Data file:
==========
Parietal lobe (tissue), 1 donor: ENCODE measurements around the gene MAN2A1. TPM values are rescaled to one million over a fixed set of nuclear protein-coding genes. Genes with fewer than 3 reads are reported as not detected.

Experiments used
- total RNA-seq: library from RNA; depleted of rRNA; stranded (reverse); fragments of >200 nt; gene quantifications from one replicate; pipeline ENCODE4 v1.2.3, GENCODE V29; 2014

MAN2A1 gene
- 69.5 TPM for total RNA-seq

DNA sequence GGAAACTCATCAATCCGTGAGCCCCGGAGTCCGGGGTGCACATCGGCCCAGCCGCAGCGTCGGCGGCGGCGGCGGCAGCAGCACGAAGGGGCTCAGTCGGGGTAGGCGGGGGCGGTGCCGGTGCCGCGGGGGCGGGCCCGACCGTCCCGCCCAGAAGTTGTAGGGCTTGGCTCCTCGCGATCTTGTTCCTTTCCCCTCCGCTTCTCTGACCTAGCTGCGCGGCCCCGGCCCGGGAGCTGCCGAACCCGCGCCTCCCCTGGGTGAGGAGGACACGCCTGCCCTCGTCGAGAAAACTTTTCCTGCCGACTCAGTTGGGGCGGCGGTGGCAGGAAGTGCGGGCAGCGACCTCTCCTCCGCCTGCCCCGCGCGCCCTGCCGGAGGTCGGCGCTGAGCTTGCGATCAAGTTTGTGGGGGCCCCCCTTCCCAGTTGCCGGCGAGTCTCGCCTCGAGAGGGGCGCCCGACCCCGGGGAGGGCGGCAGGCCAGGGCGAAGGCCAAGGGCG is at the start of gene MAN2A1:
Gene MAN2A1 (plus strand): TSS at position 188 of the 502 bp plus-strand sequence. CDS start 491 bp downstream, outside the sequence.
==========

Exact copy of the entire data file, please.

Parietal lobe (tissue), 1 donor: ENCODE measurements around the gene MAN2A1. TPM values are rescaled to one million over a fixed set of nuclear protein-coding genes. Genes with fewer than 3 reads are reported as not detected.

Experiments used
- total RNA-seq: library from RNA; depleted of rRNA; stranded (reverse); fragments of >200 nt; gene quantifications from one replicate; pipeline ENCODE4 v1.2.3, GENCODE V29; 2014

MAN2A1 gene
- 69.5 TPM for total RNA-seq

DNA sequence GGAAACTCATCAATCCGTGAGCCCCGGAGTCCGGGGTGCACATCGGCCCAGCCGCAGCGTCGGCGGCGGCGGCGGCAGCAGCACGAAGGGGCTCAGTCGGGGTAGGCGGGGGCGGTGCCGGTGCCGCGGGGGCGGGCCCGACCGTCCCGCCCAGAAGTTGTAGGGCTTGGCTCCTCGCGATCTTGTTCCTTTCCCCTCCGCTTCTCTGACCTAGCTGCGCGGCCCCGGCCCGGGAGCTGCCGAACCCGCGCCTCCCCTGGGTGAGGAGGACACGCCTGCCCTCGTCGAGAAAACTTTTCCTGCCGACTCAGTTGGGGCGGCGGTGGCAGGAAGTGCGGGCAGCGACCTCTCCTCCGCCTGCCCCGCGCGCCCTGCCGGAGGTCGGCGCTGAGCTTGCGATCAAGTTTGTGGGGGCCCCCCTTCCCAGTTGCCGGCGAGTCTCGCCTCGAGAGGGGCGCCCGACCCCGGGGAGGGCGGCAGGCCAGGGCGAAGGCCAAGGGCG is at the start of gene MAN2A1:
Gene MAN2A1 (plus strand): TSS at position 188 of the 502 bp plus-strand sequence. CDS start 491 bp downstream, outside the sequence.